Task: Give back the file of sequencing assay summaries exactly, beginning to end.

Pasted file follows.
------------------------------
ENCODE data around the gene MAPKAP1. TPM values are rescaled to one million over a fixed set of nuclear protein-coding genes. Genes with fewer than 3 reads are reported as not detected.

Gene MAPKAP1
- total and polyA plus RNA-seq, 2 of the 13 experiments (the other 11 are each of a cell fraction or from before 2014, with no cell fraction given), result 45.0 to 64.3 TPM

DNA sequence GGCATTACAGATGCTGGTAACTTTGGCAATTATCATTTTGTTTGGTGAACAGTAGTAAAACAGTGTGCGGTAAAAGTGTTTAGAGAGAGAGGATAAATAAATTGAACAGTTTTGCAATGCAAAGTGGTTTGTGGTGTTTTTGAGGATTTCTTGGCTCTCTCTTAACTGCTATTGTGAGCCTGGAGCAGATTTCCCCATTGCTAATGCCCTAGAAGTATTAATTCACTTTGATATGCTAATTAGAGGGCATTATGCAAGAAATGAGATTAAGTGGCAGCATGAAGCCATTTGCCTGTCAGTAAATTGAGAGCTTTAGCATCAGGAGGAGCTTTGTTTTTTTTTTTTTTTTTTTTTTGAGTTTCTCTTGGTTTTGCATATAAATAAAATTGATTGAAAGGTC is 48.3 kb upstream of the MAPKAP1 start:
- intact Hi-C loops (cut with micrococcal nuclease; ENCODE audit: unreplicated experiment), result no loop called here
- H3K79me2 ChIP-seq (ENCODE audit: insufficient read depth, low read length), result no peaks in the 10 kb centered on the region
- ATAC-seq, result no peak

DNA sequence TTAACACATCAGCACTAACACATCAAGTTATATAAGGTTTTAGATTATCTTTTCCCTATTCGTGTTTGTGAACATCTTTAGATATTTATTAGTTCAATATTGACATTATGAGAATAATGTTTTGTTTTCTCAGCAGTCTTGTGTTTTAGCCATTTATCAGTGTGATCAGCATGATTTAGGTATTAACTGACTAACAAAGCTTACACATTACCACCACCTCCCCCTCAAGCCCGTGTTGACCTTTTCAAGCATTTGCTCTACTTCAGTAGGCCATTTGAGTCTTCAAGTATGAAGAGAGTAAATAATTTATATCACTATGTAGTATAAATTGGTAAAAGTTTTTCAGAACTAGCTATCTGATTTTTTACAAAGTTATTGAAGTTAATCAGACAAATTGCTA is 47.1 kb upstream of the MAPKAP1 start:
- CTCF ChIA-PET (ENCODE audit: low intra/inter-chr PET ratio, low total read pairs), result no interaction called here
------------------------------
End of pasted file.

ENCODE data around the gene MAPKAP1. TPM values are rescaled to one million over a fixed set of nuclear protein-coding genes. Genes with fewer than 3 reads are reported as not detected.

Gene MAPKAP1
- total and polyA plus RNA-seq, 2 of the 13 experiments (the other 11 are each of a cell fraction or from before 2014, with no cell fraction given), result 45.0 to 64.3 TPM

DNA sequence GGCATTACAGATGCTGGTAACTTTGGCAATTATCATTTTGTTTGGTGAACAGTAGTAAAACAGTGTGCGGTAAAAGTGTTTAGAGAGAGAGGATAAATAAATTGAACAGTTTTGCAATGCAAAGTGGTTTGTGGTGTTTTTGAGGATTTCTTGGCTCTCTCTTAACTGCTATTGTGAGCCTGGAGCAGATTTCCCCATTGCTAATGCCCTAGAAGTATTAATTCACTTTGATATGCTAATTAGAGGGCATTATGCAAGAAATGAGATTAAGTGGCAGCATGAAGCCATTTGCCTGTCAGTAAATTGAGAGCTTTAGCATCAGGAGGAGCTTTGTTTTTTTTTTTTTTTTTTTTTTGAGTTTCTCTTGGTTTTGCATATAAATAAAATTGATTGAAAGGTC is 48.3 kb upstream of the MAPKAP1 start:
- intact Hi-C loops (cut with micrococcal nuclease; ENCODE audit: unreplicated experiment), result no loop called here
- H3K79me2 ChIP-seq (ENCODE audit: insufficient read depth, low read length), result no peaks in the 10 kb centered on the region
- ATAC-seq, result no peak

DNA sequence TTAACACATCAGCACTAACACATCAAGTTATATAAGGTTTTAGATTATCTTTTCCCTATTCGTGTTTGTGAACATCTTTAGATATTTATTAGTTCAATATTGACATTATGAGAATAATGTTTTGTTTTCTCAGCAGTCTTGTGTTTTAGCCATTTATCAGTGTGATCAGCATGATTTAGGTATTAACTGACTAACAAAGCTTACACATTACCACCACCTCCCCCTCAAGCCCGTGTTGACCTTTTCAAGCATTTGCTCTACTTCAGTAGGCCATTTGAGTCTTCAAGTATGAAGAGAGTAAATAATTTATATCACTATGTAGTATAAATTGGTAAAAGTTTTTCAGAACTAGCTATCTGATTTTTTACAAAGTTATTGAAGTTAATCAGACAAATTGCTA is 47.1 kb upstream of the MAPKAP1 start:
- CTCF ChIA-PET (ENCODE audit: low intra/inter-chr PET ratio, low total read pairs), result no interaction called here